Read Luke 1:12 and 1:29-30.

‘Have you noticed one can’t feel afraid, even if one wants to?’ (Lucy, to Edmund in CS Lewis’ The Last Battle).

Fear lives. It’s alive and well in contemporary life. Recent terror attacks in Paris have understandably left many Europeans in fear. Fear of travelling. Fear of gathering in a big city. Fear of future ISIS atrocities.

Fear paralyses. It causes us to waste opportunity. Settle for second best. Even miss our destiny.

Fear binds. It latches on to our weaknesses and vulnerabilities and slowly wraps itself around our heart.

Fear spreads. It’s often seeded in a legitimate concern. But it germinates as concern turns to worry. And a worry, if unchecked can grow into fear. Sometimes this affects just an individual, but fear can multiply, impacting a family. A community. Even a nation. 

Fear hides. It lodges in the heart, so we don’t always see it at first, but others often see it in us. They read it our faces. Glimpse it in our eyes. Sense it in our demeanour. Observe it in our choices.

Fear impacts. It touches and influences and manifests in all sorts of ways. The fear of rejection. The fear of standing out. The fear of the unknown. The fear of getting hurt. The fear of death. The fear of not having enough. The fear of fear.

Fear destroys. That’s because fear is rooted in evil. The spirit of evil is a spirit of fear. In contrast, the bible says that the ‘Spirit God gives is not a spirit of fear’ (2 Tim 1:7). Rather, his Spirit is good, bringing ‘power, love and self-discipline.‘ That’s the prescription for fear. And, that’s what is wonderfully offered by God to all who are open to him, especially at this Advent season. It’s not a coincidence that in the Advent stories God says to those ‘gripped with fear … “Do not be afraid” ‘(Luke 1:13; 1:30).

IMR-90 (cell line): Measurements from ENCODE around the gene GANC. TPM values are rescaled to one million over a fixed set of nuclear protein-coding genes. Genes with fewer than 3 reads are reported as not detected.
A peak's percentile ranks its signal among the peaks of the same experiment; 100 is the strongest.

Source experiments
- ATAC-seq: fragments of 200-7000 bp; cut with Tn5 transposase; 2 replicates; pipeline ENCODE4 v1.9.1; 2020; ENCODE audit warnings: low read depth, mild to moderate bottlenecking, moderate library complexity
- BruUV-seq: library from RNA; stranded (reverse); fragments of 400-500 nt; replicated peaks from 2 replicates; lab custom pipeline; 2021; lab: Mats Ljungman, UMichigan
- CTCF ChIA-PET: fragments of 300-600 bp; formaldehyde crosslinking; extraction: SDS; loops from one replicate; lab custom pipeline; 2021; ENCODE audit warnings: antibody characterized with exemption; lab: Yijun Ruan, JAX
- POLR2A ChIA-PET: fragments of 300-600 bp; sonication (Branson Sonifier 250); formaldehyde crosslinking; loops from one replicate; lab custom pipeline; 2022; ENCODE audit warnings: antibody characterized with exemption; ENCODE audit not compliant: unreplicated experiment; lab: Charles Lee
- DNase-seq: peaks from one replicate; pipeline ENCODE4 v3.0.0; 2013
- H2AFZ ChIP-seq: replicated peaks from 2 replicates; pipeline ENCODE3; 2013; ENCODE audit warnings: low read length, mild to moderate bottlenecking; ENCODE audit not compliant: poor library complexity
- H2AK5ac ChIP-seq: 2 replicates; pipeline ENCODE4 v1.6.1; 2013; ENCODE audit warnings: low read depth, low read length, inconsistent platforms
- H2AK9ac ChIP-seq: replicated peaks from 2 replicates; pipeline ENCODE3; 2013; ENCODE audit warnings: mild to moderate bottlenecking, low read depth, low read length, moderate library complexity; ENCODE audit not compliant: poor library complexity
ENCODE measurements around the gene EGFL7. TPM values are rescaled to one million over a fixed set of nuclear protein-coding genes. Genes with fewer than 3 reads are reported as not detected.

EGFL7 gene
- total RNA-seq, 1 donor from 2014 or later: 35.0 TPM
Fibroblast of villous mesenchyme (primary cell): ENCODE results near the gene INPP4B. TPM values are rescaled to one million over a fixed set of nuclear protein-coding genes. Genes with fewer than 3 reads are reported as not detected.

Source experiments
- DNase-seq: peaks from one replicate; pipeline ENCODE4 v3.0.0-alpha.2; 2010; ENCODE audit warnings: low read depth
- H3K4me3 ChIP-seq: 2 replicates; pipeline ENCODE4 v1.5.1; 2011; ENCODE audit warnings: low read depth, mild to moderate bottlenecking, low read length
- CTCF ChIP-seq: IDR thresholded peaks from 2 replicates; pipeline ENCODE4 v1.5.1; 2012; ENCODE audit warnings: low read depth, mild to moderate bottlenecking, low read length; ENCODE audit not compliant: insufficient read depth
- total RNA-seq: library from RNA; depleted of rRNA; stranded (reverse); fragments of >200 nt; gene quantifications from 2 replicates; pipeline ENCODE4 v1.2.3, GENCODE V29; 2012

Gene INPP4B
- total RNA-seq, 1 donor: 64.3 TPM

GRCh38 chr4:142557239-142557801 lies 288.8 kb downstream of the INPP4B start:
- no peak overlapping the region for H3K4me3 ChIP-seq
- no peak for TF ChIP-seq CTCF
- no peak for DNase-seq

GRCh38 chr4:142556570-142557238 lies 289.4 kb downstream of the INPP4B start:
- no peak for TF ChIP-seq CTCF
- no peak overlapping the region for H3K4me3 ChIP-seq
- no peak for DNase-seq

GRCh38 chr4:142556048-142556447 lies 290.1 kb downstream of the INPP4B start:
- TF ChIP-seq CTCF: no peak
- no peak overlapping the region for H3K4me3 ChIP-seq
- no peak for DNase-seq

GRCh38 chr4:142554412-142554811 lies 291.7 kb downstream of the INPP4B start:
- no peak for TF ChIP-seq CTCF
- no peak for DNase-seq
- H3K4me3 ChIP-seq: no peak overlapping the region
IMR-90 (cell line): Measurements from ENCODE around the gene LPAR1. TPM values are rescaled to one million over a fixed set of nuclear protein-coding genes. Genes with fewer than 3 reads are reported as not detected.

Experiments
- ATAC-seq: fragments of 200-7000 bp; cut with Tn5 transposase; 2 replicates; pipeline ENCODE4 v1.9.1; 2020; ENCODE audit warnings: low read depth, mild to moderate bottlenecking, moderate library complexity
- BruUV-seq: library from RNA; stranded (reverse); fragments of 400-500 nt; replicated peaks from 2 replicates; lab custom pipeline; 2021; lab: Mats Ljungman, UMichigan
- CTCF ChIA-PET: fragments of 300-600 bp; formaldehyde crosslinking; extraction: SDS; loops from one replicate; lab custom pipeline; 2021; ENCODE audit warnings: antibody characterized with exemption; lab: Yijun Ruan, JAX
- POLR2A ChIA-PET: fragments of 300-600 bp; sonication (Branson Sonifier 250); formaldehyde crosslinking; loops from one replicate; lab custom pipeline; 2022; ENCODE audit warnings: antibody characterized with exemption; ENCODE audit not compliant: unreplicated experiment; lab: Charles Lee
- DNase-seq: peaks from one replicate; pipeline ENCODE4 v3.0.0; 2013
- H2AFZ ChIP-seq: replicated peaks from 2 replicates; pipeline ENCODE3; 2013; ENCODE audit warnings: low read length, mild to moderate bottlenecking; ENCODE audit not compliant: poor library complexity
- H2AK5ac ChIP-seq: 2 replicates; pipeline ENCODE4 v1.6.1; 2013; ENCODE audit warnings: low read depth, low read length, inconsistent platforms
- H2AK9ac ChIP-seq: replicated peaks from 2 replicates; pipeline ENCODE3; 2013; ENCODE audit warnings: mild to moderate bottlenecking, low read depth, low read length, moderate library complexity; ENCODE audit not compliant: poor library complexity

Fear not. “Do not be afraid” is the word of truth so many of us need to hear today. Having heard it we need to embrace it, allowing it to change the way we view a troubling work situation, a difficult relationship, a concerning financial matter or a God-given dream that we’ve not felt brave enough to explore. Kris Vallotton is so helpful when he says that ‘our greatest destiny lies on the other side of fear‘. That means that a diagnosis of fear does’t have to lead to despair. In fact quite the opposite is true! Acknowledging fear is an opportunity for change, repentance and transformation. Get past fear and a whole new world opens up before you. That’s a world the Spirit of Jesus wants to lead you into. A world into which can invite others too. So this Advent – do not fear.


ACTION: Take a notebook and write 3 words across the top of the page: CONCERNS; WORRIES; FEARS. Take a minute to search your heart and then be honest and write down 2 things under each word (ie 2 things you’re concerned about; 2 things you’re worried about; 2 things you’re fearful about). 

PRAY: Welcome the Spirit of Jesus and talk to him about the things you’ve written down. Take some time over each, especially the two fears you have written down. Hear him say to you (as in Luke 1:13) ‘Do not be afraid. Your prayer has been heard’. Then invite the Lord to change the way you see these fearful situations and the courage today to respond to them without fear.